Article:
The whole attraction of blogging about my photography outings is the opportunity it gives me to document more than just photographs, but the story behind them and the 'Behind the scenes' photo's too. Today's blog entry is a perfect example of an idea I had, which was put into practise beforehand with a recce visit, which would hopefully lead to a revisit at night to photograph the stars and milky way. The whole idea came about after I saw a photograph online of an abandoned aircraft. The location was RAF Spadeadam, a military base on the outskirts of Gilsland in Cumbria, not far from Carlisle. From my home in Houghton le Spring, a round trip is in the region of 140 miles, with an each way duration of around 70 minutes in the car. Not exactly on the doorstep, but it was a location that I just had to visit, so the distance wasn't a problem at all. So, across the A69 I went, with my brother Chris, who was just as keen as I was to see the Lockheed Shooting Star, in situ on a vast wasteland. The site is accessible to the public on non-firing days, so after checking their website it was all systems go on a Bank Holiday Monday. It was indeed ... MAYDAY!! MAYDAY!!
It was a nice afternoon for it, with blue sky and the odd cloud here and there. We arrived and parked up at the roadside near a field where the airframe was located. We'd heard plenty about the access route to the plane - a rather boggy field with rotten, fallen tree's everywhere. It took around 10-15 minutes to reach the plane and it wasn't without it's drama, as we dodged one pot hole after another, plus the ditches and puddles. All part of the fun though. I was only carrying my small backpack, so it wasn't too much of an effort to slug it across the field. Mind you, the plan included revisiting at night with a fully laden large backpack, so that is bound to be interesting. On arrival the plane looked remarkably sound. I wasn't expecting it to be in such good shape, especially when it had been there for over 30 years. The cockpit was stripped of all instruments. Only wires and framework remained, as well as the odd switch and name plate. Guesswork would tell me the plane was around 10 metres in length. The paintwork was in good condition, although it may well have been repainted during the years it has spent in the field.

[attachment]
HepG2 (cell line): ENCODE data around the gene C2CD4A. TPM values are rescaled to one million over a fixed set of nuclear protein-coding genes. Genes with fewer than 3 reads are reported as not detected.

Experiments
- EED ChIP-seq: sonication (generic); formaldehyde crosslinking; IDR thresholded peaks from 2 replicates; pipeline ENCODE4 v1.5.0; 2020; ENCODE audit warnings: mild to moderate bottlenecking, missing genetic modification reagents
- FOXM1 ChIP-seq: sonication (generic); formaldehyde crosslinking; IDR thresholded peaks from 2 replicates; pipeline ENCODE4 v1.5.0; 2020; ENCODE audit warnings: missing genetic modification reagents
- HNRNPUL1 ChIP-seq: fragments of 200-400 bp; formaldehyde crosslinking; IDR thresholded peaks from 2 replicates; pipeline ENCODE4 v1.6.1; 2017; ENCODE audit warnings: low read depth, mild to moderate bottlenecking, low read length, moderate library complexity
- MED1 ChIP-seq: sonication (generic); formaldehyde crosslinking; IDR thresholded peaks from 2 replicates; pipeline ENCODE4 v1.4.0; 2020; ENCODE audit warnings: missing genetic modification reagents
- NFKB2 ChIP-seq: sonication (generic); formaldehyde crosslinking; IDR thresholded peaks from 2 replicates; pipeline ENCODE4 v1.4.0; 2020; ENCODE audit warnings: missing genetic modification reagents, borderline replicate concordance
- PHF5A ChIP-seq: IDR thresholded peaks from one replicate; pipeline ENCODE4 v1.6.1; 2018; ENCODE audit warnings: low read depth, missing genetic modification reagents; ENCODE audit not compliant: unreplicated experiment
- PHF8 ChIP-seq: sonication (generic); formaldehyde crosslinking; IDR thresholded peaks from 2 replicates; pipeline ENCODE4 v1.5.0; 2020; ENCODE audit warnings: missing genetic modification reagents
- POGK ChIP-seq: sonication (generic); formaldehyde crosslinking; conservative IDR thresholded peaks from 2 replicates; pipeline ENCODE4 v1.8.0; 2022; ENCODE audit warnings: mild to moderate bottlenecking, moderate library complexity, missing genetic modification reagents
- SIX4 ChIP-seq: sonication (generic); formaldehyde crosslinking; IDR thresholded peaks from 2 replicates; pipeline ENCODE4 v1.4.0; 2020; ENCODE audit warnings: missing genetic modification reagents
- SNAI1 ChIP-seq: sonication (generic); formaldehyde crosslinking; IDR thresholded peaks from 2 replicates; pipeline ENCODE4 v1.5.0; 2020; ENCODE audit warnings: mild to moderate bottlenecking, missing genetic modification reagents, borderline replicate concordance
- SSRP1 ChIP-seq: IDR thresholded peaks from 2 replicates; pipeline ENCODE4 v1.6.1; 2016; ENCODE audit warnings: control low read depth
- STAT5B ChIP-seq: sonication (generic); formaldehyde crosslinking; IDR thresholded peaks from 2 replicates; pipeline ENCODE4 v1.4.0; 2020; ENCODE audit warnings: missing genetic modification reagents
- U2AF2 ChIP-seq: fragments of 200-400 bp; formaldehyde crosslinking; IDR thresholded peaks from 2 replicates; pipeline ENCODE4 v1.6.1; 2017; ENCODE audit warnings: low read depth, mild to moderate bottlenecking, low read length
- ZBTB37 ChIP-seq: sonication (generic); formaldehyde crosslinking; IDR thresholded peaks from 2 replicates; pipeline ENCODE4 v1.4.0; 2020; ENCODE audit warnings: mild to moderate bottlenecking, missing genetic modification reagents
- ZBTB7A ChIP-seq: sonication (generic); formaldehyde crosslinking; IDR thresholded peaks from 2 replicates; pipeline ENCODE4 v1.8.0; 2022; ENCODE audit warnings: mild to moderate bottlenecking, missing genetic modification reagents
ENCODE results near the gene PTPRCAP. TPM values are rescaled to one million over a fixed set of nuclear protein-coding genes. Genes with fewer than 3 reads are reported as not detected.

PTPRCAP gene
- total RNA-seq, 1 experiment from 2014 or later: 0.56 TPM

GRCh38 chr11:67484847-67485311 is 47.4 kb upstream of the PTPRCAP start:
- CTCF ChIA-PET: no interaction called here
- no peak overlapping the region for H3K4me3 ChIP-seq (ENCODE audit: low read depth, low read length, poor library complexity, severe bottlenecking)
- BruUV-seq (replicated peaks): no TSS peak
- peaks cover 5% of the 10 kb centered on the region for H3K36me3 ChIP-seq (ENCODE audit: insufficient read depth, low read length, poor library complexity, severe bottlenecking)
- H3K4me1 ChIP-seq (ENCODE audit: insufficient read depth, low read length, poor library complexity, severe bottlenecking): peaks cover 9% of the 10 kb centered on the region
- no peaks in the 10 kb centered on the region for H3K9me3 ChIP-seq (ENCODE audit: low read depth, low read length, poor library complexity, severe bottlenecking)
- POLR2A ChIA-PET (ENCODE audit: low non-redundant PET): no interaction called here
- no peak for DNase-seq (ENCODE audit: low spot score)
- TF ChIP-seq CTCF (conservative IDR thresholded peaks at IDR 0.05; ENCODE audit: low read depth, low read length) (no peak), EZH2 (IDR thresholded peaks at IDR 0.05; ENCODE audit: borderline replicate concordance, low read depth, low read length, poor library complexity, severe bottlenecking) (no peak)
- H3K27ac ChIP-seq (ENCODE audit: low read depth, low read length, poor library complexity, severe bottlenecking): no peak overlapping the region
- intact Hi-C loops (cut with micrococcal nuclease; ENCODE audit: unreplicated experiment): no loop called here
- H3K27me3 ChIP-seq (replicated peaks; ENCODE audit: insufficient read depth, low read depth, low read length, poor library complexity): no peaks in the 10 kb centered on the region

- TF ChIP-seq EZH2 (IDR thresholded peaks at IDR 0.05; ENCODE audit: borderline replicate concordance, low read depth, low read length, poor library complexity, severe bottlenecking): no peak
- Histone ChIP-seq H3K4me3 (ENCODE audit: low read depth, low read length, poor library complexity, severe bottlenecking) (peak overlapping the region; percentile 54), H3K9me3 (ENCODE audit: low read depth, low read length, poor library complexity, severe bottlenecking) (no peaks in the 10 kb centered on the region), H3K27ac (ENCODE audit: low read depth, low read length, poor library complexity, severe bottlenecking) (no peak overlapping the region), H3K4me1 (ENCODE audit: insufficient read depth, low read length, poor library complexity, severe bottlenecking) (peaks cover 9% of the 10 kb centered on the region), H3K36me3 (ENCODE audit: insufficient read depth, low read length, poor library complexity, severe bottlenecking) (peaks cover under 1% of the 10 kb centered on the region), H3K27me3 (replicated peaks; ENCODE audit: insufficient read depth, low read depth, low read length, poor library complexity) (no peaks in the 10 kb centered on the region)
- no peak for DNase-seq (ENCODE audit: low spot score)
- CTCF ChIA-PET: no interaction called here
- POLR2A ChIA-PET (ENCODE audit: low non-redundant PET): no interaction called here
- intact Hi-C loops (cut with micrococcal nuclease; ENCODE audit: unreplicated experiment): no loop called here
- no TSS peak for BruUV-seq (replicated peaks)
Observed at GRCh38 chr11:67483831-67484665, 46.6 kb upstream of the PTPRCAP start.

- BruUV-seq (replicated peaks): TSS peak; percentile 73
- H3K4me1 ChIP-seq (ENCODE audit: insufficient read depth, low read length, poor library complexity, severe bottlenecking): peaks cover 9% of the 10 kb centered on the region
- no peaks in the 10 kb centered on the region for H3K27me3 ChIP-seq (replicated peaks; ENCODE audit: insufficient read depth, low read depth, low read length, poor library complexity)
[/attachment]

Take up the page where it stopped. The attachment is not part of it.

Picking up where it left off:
Chris climbed into the cockpit for the benefit of a photo memento or two. I set my Go Pro up on a tripod and began to capture a time lapse video of our 40 minute stay at RAF Spadeadam. It was interesting to gather as much info as I could about the site, especially as the plan was to capture as star trail, facing north towards Polaris. The orientation of the plane was perfect for this, offering a great angle of the aircraft when looking northwards. It was all good - just waiting for a clear night to put the plan into practise. I was hoping for a decent moon phase too, which would light the foreground, meaning we wouldn't have to light paint it to suit. It was time return to base and wait for a night with ideal conditions to execute the idea and pull in a nice star trail or two.
A 7 minute video of our visit can be found on YouTube if you click this link. It was shot on my GoPro in High Definition and also includes photographs and a time lapse sequence at the end. Stay tuned for the next instalment - a night time visit to Spade, under the stars! Until then, thanks for reading.